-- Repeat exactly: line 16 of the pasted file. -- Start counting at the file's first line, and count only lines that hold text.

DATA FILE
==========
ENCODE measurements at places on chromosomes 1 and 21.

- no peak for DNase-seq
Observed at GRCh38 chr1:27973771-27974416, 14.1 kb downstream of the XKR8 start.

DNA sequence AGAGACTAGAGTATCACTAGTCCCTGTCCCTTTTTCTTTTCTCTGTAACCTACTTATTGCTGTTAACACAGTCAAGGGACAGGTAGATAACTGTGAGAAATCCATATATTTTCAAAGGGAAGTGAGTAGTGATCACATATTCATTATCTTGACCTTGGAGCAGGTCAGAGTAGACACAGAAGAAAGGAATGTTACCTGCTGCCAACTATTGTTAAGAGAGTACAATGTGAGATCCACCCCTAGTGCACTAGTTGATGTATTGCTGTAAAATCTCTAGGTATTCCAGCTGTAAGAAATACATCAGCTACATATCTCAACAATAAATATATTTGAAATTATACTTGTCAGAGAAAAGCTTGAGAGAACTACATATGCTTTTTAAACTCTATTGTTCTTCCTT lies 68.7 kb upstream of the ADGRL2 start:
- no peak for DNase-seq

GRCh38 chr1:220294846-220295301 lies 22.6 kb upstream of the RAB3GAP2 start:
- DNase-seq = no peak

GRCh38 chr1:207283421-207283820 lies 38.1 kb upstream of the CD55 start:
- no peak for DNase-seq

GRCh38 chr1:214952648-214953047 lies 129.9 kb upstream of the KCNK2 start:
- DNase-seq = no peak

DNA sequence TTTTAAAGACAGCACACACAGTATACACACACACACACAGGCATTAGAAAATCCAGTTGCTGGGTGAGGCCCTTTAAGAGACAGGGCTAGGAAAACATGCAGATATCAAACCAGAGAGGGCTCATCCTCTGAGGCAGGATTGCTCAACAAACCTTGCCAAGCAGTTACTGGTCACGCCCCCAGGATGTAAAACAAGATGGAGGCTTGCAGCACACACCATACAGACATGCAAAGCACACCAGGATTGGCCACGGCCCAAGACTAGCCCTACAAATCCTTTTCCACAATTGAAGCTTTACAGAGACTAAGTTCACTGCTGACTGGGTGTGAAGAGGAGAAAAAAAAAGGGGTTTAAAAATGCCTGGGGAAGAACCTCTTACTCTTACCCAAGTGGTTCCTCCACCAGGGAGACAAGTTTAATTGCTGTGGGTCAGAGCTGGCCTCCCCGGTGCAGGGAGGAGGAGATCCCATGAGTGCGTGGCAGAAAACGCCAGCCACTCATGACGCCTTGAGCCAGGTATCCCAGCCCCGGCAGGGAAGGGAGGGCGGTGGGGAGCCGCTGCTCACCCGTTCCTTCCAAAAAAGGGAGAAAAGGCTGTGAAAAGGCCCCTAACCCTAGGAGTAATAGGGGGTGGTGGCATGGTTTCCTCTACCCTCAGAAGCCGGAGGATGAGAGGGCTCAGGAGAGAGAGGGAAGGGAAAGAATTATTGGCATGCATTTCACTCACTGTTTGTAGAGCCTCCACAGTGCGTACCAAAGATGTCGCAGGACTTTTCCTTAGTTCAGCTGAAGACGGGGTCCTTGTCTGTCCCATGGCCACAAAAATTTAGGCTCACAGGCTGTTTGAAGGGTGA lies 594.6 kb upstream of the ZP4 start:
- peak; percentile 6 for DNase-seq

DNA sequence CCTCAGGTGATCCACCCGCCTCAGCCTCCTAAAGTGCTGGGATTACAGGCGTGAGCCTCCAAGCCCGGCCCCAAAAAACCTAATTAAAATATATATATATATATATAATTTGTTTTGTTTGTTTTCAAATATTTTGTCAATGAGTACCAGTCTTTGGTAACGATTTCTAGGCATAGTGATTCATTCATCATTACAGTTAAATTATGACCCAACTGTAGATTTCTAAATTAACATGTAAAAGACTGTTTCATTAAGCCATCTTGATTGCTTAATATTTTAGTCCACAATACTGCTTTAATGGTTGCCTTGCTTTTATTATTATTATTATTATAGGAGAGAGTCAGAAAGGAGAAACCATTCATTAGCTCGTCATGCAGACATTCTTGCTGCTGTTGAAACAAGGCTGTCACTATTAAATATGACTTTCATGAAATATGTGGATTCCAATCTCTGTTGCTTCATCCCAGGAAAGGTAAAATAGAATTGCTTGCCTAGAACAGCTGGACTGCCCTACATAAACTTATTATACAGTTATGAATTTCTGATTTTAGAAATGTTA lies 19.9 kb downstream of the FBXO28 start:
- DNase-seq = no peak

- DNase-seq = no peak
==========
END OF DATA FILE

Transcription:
- DNase-seq = no peak